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How does this interpretation process work? How do you assess these images?
Popp: Basically, we take two approaches. The first approach uses artificial intelligence, allowing us along with the pathologist to delineate between healthy and diseased areas. This enables us to accurately identify the tumor margins.
We translate the multimodal image into histochemical stains with the second assessment technique. Unlike frozen section biopsy or pathology, there is no need for us to stain the sections. We can calculate an H&E stained image using our multimodal image. In other words, the pathologist doesn't even have to be on-site to examine the tissue, identify the tumor or tumor margin and determine where the tissue is healthy, free of cancer cells, or still affected. This is made possible by telemedicine services. It allows the surgeon to act immediately and cut away the respective tissue. Both are ex vivo methods we are currently pursuing.
Prof. Jürgen Popp and his team plan to use the new method not only ex vivo, but also in vivo for therapy.
What other possibilities does this technology open upapart from the ex vivo diagnostic setting?
Popp: We presently don't use this approach on the patient, but use it as a complement to the surgery. Having said that, our long-term goal is to eliminate the need for taking a biopsy from the patient's body and using the method in vivo. The idea is for the surgeon to enter the affected area using a probe to delineate between healthy and diseased tissue. However, we still have to hone the procedure's probe and penetration depth.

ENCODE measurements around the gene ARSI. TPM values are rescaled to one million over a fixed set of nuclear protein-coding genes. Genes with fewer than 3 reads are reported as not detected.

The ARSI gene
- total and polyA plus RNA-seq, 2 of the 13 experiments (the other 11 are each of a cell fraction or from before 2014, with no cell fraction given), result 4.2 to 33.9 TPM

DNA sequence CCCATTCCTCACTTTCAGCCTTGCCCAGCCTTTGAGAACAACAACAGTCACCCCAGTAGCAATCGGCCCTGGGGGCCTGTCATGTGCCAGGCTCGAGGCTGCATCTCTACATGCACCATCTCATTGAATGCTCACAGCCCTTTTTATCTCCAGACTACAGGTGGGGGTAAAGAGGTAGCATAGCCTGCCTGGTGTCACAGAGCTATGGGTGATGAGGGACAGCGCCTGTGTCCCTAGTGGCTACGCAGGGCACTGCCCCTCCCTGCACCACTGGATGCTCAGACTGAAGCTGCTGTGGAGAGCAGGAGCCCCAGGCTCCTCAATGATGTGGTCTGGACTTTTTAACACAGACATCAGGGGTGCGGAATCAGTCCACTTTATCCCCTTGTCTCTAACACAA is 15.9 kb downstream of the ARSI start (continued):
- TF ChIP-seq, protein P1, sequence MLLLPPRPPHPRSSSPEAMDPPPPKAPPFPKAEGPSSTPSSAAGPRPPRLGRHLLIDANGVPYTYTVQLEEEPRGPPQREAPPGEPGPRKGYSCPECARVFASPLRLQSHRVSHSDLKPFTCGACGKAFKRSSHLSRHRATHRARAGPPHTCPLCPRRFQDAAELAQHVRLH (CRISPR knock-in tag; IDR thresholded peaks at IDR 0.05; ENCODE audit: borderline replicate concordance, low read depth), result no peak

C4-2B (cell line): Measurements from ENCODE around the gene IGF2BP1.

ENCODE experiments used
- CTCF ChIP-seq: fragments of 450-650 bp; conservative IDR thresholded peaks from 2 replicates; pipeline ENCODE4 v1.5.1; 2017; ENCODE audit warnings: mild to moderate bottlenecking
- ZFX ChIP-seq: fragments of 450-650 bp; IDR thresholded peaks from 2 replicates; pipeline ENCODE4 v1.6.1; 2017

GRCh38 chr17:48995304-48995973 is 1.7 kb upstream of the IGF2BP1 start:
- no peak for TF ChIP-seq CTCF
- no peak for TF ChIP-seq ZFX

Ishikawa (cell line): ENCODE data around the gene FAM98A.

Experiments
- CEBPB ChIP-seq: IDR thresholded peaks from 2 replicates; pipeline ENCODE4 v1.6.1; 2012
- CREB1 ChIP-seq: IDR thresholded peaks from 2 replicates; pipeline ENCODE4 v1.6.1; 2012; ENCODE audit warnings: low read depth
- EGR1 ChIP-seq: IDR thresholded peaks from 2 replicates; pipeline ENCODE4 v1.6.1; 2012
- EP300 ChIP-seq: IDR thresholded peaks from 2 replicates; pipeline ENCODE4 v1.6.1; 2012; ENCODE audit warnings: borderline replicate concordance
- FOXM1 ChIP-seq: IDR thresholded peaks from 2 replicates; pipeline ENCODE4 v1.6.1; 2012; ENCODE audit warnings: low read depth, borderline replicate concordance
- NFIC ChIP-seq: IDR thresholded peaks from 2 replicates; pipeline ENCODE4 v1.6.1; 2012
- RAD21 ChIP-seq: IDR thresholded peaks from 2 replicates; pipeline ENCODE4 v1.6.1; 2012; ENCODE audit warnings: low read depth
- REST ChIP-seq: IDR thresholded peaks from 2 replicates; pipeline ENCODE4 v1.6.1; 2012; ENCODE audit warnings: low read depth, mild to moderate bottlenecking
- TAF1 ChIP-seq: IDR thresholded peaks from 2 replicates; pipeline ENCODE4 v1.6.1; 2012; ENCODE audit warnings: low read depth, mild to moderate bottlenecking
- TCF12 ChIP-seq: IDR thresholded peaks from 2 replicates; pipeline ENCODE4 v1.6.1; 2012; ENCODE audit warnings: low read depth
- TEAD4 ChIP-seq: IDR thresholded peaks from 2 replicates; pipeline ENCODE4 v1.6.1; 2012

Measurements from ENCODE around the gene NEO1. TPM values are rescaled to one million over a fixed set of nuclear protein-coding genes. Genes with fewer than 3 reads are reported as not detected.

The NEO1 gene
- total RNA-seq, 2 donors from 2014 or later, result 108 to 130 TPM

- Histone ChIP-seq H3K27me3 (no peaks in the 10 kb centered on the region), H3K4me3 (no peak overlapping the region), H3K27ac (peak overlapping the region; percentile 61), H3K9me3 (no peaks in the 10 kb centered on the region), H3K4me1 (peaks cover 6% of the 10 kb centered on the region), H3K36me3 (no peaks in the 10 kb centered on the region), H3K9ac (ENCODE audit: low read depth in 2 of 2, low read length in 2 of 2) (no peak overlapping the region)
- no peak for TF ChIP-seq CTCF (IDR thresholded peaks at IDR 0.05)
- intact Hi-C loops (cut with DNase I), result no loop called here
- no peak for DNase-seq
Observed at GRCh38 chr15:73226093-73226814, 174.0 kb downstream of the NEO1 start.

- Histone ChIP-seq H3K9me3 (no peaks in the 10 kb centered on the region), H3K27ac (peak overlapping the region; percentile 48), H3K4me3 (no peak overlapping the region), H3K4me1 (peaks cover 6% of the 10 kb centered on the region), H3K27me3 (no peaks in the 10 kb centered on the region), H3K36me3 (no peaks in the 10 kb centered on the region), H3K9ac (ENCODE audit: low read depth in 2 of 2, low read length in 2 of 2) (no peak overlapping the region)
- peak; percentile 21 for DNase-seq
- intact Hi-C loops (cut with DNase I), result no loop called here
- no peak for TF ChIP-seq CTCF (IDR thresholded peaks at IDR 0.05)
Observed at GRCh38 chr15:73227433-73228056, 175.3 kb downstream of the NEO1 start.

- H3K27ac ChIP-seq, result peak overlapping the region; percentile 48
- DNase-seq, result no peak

Our other vision is to use the technology not only for diagnostic purposes but as a treatment approach where we use a CO2 laser to remove the tumor immediately after it has been identified. Yet another idea is to eliminate the need for cutting out the tumor with the laser and using ablation instead. In this case, the tumor is removed layer by layer. But it requires further extensive research in these areas.
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What's your prediction for what cancer care will look like ten years from now?
Popp: The number of cancer patients will definitely increase in the future. Since the world population is growing and aging, there will also be increased incidences of cancer. This results in a growing demand for diagnostic examinations and treatment. Our current methods won't be sufficient when this day comes. This is where we are tasked with becoming faster and more efficient, and that is why our technique looks promising. We hope that there will be an increase in optical techniques to monitor different types of tumors – including tumors in the head and neck area, brain tumors, bladder and prostate cancer, colon cancer etc. Whether or not this will someday be possible by using both ex vivo and in vivo diagnostics is primarily a question of available funding. Research already focuses on this subject. The latest trends show that we are headed in this direction.
The interview was conducted by Elena Blume and translated from German by Elena O'Meara. MEDICA-tradefair.com